A Useless Legal Standard: "I know it when I see it"

I found a very brief blog post on an organization called the ‘Mises Institute’.

I’ll share it here.

“I know it when I see it…” (Jacobellis v. Ohio, 1964, n.p.)

This fairly well-known statement (probably said before) came from the concurring opinion of Justice Potter Stewart in Jacobellis v. Ohio (1964). This First Amendment case eventually came before the Supreme Court and dealt with the issue of obscenity and pornography. A movie theater had shown a movie called The Lovers which had a sex scene in it. The question was whether the theater could be legally sanctioned for showing pornographic material, but there was a problem—there was no precise legal definition for obscenity or pornography!

Every time a workable definition seemed to be within grasp, it would die the death of a thousand qualifications because of all the exceptions. The Supreme Court decisions would apply and modify the concept of contemporary “community standards,” arguably another arbitrary and useless legal euphemism. Nevertheless, in Jacobellis v. Ohio (1964), a majority of the Court decided (6-3) that government(s) could legally sanction against obscenity and pornography under the First Amendment, but that the film in question did not constitute pornography. Cleverly, Justice Stewart said,

“I shall not today attempt further to define the kinds of material I understand to be embraced within that shorthand description; and perhaps I could never succeed in intelligibly doing so. But I know it when I see it, and the motion picture involved in this case is not that.” (emphasis added)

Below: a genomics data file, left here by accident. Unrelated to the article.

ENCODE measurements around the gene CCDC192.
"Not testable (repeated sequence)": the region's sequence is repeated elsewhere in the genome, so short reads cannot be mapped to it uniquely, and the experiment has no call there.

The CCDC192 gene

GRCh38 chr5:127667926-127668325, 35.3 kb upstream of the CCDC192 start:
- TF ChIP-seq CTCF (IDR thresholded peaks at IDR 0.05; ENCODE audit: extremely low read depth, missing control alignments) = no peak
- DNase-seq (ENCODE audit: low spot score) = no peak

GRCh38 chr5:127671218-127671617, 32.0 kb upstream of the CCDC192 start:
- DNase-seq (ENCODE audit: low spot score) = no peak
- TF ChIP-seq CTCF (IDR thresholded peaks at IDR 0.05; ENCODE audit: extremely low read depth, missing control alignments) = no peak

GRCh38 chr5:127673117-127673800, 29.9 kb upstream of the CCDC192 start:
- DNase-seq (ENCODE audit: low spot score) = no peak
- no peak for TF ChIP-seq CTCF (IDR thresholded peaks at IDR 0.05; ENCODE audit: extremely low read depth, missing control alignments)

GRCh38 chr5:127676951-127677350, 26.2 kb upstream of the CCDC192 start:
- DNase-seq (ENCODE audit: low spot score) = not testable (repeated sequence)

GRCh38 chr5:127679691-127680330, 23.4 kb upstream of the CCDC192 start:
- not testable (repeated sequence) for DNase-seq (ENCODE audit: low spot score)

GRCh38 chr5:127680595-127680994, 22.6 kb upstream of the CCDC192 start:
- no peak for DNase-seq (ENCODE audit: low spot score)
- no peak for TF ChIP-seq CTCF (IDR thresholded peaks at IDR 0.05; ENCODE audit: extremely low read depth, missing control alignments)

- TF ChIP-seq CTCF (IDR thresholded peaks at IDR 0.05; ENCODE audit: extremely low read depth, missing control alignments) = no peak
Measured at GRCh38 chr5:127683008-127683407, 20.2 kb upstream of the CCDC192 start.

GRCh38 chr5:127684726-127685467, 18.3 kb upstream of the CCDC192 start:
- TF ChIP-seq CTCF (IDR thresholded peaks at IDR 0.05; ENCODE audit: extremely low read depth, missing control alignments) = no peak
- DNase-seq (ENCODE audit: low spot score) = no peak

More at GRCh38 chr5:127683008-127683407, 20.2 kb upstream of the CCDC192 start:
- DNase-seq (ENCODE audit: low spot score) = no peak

While clever, such a statement undermines the natural rights ostensibly protected by the First Amendment because it arbitrarily restricts freedom of speech and expression to the ambiguous judgment call of government officials or judges.

In effect, Justice Stewart admitted the difficulty of defining obscenity and pornography, however, rendering his statement legally useless. The fact that this case came before the Supreme Court and they made a judgment call communicated that it is appropriate that nine justices ought to decide what was or was not “obscene,” by a legal definition, for millions of Americans. Not to mention the fact that these justices disagreed among themselves in a 6-3 decision!

Imagine if there was no posted speed limit or no such law and you got pulled over for going X miles per hour. What if the police officer applied this type of standard in order to hold you legally accountable? Even though there was no posted speed limit, the police officer could simply say, “I can’t define speeding, but I know it when I see it.” Legal accountability just becomes a vague judgment call of political authorities.

Followed consistently, this standard amounts to political elites deciding what is or is not obscene. In short, the government may arbitrarily determine what is “obscene” and what thereby may be legally restricted and what is “not obscene” and may be legally allowed. If this is the case, then it shifts freedom of expression from being a fundamental right to merely being an allowance at the whim of judges.

I gotta say, it’s almost comical reading this.

Any reasonable person would conclude that something like the legal concept of obscenity sounds like a draconian concept from a time since long past, with zero relevance or effect in the modern day, like blasphemy law, sodomy law, and other moralist, prejudice-driven concepts and doctrines.

Anything that can be accurately surmised with “I know it when I see it” shouldn’t have any constitutional relevance.
That makes it arbitrary and not fact-based.

I can only hope that the doctrines core limits are shown and people don’t cave in, because that’s how they win.


This is why they need to claim things like Drag Queens are “sexualizing” children, then falter when they can’t really define it: they find it offensive, but that isn’t a crime in of itself, so they use kids as a shield.